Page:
The term 'notional s37' is not mentioned in the statute, but is often used informally in the following cases:
- Where a patient is transferred under s47 but without a restriction direction under s49. See s47(3).
- Where he was transferred under s47/49 but, on the release date, the restriction direction has ceased to have effect, he will be left with the s47 on its own and the notional s37 begins when the restrictions cease.
- The same applies where he was given a determinate prison sentence and a hospital direction/limitation direction under s45A and at the release date the limitation direction ceases to have effect
- Where the patient was detained under s37/41 with a time-limited restriction order and the restrictions have ceased. Note that since the Mental Health Act 2007 changes on 3/11/08 all new restriction orders must be of indefinite duration.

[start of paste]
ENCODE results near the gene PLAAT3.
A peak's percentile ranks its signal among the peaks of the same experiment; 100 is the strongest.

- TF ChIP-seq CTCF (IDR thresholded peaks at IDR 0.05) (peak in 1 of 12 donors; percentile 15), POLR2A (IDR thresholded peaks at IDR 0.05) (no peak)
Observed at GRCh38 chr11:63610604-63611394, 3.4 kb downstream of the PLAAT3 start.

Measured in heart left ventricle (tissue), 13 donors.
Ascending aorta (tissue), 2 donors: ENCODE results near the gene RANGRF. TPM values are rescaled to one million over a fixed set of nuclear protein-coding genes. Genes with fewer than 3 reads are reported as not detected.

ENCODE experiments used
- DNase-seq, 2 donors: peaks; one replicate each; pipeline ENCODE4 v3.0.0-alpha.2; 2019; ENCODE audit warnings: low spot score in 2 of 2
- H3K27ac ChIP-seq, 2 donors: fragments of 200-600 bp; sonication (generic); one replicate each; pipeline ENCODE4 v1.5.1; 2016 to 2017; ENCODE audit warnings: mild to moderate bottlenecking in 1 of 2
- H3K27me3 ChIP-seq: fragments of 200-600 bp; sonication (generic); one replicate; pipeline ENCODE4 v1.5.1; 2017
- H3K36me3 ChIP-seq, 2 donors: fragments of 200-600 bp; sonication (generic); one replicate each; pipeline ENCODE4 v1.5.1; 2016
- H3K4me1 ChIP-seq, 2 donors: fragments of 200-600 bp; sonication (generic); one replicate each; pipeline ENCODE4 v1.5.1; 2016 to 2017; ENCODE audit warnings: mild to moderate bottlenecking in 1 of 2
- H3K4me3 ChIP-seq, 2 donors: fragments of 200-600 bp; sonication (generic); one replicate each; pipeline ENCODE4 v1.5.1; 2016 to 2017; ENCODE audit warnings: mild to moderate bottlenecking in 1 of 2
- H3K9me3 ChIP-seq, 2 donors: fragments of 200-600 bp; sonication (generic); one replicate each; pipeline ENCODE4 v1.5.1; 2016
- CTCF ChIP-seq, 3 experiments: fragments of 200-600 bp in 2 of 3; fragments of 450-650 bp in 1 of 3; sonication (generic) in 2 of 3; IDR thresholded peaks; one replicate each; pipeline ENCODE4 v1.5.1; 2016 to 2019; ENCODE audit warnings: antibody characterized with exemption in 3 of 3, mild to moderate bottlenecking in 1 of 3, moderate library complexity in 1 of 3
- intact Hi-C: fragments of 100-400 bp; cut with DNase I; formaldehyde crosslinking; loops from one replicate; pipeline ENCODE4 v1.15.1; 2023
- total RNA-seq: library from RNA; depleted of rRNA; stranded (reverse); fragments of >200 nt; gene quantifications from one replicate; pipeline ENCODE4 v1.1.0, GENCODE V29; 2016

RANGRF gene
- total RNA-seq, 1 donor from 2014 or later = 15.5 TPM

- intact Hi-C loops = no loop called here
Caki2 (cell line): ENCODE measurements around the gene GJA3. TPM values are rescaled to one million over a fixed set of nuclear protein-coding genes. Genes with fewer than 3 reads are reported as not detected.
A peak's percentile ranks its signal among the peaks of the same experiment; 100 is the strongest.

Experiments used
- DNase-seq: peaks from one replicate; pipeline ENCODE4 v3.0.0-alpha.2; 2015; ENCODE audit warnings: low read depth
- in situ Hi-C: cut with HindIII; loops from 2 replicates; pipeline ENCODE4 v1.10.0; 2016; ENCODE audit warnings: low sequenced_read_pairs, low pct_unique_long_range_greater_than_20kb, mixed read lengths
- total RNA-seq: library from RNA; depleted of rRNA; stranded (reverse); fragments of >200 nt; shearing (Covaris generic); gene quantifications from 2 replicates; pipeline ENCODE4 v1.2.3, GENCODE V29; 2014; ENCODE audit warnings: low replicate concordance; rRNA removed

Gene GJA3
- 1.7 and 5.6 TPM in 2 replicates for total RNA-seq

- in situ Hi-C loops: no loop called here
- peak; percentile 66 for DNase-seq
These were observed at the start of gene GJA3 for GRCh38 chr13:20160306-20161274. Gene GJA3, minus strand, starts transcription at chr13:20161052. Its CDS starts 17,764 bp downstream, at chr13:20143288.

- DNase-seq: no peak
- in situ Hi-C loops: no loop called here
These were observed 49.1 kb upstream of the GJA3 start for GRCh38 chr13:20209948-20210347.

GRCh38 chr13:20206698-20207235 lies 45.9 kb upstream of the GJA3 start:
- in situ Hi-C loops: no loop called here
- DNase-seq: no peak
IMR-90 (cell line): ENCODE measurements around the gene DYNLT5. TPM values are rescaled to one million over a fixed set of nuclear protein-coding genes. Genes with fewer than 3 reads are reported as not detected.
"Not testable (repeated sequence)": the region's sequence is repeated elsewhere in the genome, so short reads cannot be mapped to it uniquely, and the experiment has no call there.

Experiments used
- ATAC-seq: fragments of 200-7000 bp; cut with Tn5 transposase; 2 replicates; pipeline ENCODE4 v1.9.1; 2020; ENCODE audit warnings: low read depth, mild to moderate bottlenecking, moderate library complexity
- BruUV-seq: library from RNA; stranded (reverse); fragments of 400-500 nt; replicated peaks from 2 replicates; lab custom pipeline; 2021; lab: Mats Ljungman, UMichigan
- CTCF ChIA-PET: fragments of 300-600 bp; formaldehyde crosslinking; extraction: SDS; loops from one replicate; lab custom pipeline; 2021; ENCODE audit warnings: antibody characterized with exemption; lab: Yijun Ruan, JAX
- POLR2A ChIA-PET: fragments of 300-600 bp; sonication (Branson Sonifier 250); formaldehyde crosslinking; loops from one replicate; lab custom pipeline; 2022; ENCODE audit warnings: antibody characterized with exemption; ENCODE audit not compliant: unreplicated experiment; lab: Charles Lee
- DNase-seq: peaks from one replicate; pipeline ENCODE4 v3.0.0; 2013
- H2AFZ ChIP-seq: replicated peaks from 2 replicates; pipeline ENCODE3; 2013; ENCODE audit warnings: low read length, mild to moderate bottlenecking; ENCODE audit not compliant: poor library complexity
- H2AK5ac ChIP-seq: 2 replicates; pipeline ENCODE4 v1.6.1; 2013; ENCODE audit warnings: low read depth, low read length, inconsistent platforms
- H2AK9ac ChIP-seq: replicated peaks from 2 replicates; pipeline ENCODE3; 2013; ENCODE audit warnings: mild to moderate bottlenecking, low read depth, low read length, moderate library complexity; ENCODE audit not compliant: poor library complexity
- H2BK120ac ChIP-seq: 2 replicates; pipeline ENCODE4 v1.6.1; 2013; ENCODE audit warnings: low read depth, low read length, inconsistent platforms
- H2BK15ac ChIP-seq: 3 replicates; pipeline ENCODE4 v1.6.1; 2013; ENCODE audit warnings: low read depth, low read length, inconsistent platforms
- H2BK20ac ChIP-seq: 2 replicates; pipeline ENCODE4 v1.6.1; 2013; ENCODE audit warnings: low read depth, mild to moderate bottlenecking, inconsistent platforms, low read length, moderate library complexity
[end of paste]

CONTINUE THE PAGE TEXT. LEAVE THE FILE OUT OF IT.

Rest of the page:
- The admission order, without restrictions, under the old CPIA 1964 s5 is sometimes also called a notional 37.
Generally, therefore, the term refers to a patient who is notionally treated as if subject to a hospital order under s37.
The 'release date' is the date when the prisoner would be 'entitled to be released' from prison if he were still there (s50(3)). Indeterminate-sentence prisoners do not have a release date; for determinate-sentence prisoners it is the earliest date of release (EDR), which depends on the type of sentence.
A patient subject to a notional s37 (except those under an admission order) can apply to the Tribunal in the first six months. Those subject to a real s37 hospital order cannot. The difference is said to be because the latter have recently had their case considered by a court, whereas the former are under their current status because of an administrative action or the passage of time (although until s37/41 patients were given the right to apply to the Tribunal, s37 patients could apply during the first six months).
In other respects, the discharge routes are the same as for s37 hospital orders.